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Scientists Detect Most Distant Oxygen In Ancient Galaxy

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Scientists have discovered traces of oxygen in one of the world’s first – and most ancient – galaxies, created just after the cosmic “Dark Ages” that was already in existence before stars were formed, reports

A new study led to this discovery in the galaxy SXDF-NB1006-2, located some 13.1 billion light years away from Earth, which scientists say could help solve the mystery of how the very first stars cleared what was once a foggy universe.

Early research and theories have suggested that when the universe was born in the Big Bang some 13.8 billion years ago, the universe was so hot that all of the existing atoms were split into positively charged and negatively charged electrons. These ions scattered light, preventing it from travelling.

After about 380,000 years after the Big Bang, the universe then cooled down enough to recombine particles into atoms, allowing light to shine through. However, the cosmic “Dark Ages” happened, when there were no stars, hence no light. 150 million years after the Big Bang, the universe began reionization, the period during which the “Dark Ages” ended and clumps of gas began collapsing enough to form the universe’s first galaxies and stars. The intense ultraviolet light from these new formations ionized and destroyed neutrally charged atoms, splitting them again to form protons and electrons.

The period of reionization is quite difficult for scientists to fully understand, as it happened billions of years ago. In order to form better conclusions, astronomers have to look for objects that are as far as can possibly be seen by the best, most high-powered telescopes. Because of this, there is very little data on what the first stars were like, how the earliest galaxies were created and what other sources of light caused the reionization effect.

Now, by looking at galaxy SXDF-NB1006-2, scientists may have discovered the cause for this reionization.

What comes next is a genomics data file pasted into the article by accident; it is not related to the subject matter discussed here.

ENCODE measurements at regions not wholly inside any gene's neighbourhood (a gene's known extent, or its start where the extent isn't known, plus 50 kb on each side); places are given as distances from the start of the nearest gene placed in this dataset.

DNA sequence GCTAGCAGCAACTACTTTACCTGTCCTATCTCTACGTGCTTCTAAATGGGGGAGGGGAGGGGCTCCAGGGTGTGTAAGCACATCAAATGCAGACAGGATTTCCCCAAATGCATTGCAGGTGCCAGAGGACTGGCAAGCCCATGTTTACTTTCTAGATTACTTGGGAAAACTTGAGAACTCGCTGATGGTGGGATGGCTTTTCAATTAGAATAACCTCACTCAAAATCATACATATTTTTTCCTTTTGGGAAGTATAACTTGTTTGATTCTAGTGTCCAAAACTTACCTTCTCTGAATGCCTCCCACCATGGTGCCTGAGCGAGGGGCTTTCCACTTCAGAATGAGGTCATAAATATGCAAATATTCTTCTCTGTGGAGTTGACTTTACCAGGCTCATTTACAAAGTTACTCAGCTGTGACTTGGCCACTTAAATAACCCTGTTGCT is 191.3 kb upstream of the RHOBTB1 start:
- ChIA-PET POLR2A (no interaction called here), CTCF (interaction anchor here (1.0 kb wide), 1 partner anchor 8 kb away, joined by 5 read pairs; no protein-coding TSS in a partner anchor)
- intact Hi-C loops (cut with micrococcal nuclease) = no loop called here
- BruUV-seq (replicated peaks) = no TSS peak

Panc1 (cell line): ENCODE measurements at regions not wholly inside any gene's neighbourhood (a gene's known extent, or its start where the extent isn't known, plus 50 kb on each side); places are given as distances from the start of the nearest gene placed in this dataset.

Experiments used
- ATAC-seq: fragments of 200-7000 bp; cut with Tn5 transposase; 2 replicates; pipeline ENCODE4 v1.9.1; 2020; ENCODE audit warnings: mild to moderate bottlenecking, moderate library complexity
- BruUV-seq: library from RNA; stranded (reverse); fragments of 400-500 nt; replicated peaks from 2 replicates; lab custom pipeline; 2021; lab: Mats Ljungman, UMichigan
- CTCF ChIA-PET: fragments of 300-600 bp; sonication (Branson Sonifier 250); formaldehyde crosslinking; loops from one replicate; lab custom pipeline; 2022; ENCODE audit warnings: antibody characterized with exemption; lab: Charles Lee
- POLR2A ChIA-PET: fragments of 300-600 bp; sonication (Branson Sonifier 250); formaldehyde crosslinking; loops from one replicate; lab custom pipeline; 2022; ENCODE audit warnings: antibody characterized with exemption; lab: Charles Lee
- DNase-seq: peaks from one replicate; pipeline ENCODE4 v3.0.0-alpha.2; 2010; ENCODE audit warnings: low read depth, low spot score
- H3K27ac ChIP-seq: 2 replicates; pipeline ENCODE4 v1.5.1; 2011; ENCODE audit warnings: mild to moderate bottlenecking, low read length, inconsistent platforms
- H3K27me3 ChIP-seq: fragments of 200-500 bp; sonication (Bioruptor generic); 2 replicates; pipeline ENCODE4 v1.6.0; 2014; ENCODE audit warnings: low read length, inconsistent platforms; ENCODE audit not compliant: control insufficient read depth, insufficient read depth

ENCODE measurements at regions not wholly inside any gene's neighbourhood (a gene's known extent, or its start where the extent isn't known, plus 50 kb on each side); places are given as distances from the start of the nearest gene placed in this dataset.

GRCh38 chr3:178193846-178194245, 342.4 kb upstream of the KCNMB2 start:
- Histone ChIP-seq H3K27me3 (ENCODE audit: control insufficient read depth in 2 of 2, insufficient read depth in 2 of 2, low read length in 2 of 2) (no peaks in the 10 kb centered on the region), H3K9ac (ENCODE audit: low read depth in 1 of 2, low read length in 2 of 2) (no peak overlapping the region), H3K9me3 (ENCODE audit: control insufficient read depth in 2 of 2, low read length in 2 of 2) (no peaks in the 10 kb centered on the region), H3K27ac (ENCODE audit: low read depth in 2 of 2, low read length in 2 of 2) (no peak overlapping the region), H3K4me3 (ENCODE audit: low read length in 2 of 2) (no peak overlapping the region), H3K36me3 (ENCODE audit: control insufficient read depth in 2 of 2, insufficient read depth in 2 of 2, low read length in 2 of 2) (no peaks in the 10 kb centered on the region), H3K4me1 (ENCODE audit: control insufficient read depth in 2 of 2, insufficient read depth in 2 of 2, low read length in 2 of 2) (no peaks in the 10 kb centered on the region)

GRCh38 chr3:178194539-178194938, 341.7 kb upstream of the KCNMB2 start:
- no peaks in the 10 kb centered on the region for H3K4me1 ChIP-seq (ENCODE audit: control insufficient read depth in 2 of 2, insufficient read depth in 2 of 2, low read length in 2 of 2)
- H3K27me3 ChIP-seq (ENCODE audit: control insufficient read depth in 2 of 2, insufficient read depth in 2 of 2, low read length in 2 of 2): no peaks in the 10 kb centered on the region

Akio Inoue, lead author on the study and astronomer at Osaka Sangyo University in Japan, said, “The galaxy we observed may be a strong light source for reionization.”

Using data from the Atacama Large Millimeter/submillimeter Array (ALMA) in the Atacama Desert in Chile, the scientists were able to see what SXDF-NB1006-2 looked like 700 million years after the Big Bang happened. They focused on light coming from oxygen and dust particles.

“Seeking heavy elements in the early universe is an essential approach to explore the star formation activity in that period,” Inoue said. The researchers saw clear signs of oxygen in the ancient galaxy, the most distant ever detected. The oxygen was ionized, positing the theory that the galaxy had many young, giant stars much larger than the sun, which would also have emitted strong ultraviolet light.

The research team conducted simulations and found that the old galaxy has two to three times less dust than was predicted, which may have helped in reionization. “SXDF-NB1006-2 would be a prototype of the light sources responsible for the cosmic reionization,” Inoue said.

The discovery may have the answer to what caused reionization. “The source of reionization is a long-standing matter — massive stars or supermassive black holes?” Inoue said. “This galaxy seems not to have a supermassive black hole, but have a number of massive stars. So massive stars may have reionized the universe.”

The team is continuing to study SXDF-NB1006-2 using ALMA. Their findings were published in the journal Science.


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